[I]t is imperative that nothing be allowed to detract from what ought to become an even more spectacular teaching moment. Therefore, it would be even better to avoid distracting side issues altogether. This means extending the benefit of any doubt to Sr. Jane Dominic, such that the correctness of her presentation of the Church’s infallible teaching is reaffirmed and defended without a single caveat.
The second reason is that the data on the impact of aberrant marital situations on children is overwhelming in showing that these children are far more likely to suffer emotional instability, uncontrolled anger, severe insecurity, and affective disorders throughout their lives. This or that piece of data may be debated, but the only people who contest the massive weight of the data as a whole are those who are championing an artificial vision of reality opposed to the natural law. Lending credibility to this sort of “debate”, which is absolutely unavoidable no matter what sociological studies prove, is one of those distractions which should not have been admitted. I fear that the second apology as phrased by the diocese’s vicar for education gives away too much in an effort to placate those who loudly objected to the talk, though the chaplain who arranged the assembly, Fr. Matthew Kauth, issued a better and more explanatory statement.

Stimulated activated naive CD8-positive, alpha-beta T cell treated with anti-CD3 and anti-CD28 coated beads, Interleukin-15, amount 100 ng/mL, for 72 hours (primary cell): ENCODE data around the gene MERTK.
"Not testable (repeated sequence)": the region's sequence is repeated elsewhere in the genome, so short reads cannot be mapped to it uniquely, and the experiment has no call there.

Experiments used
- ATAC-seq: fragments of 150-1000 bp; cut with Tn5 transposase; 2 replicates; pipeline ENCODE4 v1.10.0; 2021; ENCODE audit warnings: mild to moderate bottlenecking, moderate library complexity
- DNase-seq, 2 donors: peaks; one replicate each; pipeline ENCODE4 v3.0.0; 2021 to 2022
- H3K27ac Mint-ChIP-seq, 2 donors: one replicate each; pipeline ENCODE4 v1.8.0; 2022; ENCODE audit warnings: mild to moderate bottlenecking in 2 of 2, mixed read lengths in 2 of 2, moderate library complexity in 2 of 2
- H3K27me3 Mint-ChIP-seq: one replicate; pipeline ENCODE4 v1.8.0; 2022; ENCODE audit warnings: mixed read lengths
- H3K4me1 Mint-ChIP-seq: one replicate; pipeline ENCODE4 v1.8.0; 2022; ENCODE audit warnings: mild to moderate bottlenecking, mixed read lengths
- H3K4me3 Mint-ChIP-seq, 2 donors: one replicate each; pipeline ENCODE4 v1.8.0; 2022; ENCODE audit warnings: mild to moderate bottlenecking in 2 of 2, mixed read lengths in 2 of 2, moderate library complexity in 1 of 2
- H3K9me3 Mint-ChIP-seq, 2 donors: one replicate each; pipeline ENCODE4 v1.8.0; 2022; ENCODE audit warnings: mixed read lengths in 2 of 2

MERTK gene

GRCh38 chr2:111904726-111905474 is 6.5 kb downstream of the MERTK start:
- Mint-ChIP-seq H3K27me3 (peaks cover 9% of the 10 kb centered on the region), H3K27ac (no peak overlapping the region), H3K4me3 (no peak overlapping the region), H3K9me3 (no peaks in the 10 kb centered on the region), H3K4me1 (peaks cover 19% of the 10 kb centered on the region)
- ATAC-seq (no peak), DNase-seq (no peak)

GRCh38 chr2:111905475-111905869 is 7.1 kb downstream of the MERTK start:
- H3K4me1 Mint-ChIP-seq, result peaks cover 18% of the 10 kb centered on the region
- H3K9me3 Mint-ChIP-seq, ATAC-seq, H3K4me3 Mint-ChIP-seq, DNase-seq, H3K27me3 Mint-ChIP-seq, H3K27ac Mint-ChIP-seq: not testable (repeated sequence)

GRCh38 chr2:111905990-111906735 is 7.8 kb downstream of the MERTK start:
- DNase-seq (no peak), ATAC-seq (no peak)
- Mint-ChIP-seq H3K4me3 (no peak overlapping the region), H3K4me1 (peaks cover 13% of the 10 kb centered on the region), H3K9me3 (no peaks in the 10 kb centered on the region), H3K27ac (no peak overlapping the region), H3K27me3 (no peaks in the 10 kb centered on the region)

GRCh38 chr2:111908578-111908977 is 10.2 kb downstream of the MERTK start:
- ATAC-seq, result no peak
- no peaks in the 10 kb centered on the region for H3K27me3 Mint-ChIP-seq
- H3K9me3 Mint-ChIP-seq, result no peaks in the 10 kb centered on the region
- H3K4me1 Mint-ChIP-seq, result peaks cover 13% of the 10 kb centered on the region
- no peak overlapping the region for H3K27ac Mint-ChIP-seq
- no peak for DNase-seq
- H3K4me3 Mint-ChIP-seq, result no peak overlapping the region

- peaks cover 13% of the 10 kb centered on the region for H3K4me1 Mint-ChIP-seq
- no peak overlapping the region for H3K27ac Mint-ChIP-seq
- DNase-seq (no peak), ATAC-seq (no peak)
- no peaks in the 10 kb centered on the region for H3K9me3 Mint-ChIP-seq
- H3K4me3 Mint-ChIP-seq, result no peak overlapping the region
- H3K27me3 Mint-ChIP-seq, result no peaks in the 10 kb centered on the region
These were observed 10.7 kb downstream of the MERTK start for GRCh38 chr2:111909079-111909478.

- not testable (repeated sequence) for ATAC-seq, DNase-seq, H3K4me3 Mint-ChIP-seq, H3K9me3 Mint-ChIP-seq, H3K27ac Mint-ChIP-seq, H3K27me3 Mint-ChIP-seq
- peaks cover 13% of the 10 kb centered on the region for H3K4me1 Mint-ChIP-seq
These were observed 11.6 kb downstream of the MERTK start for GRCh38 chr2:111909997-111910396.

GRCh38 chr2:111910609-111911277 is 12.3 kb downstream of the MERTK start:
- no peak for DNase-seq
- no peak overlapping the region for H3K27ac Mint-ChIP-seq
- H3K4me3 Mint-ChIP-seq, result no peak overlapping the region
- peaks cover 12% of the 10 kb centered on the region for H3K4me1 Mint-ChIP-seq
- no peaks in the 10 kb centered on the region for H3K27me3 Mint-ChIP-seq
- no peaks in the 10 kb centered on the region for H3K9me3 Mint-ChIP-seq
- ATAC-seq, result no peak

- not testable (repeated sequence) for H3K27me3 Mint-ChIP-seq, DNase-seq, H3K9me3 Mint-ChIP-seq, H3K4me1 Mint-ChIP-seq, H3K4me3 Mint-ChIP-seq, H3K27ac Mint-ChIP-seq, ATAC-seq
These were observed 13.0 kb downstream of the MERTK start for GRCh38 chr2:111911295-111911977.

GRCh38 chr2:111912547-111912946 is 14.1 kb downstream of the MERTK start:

As far as I have been able to determine from the limited correspondence I received from some of those who objected to Sr. Jane Dominic’s presentation, the tactic chosen for the formal complaint was to insist that nobody was questioning Church teaching. Rather, the formal complaint was against the presentation of the alleged familial consequences of ignoring Church teaching. Such practical data was referred to in a variety of ways, such as “scare tactics” and “hateful”. Thus, for example, the presentation was deemed hurtful to single parents struggling to raise children under difficult circumstances; and also hurtful in that it indicated that gays could not, in actual practice, be fit parents. In this sense, the objection gave the Catholic officials a way out, and they took it.

A Much Deeper Problem

But it is just here that we recognize a more subtle but also much deeper problem. If you read the news report, you will see that tempers were very high over this problem of “data”, and that those who thought the whole presentation was just fine were shouted down. What this means is that there were many people professing to accept Church teaching (or at least choosing not to object to its presentation in a Catholic school) who nonetheless became extremely upset because the actual demonstrable practical consequences of living in opposition to Church teaching were enumerated.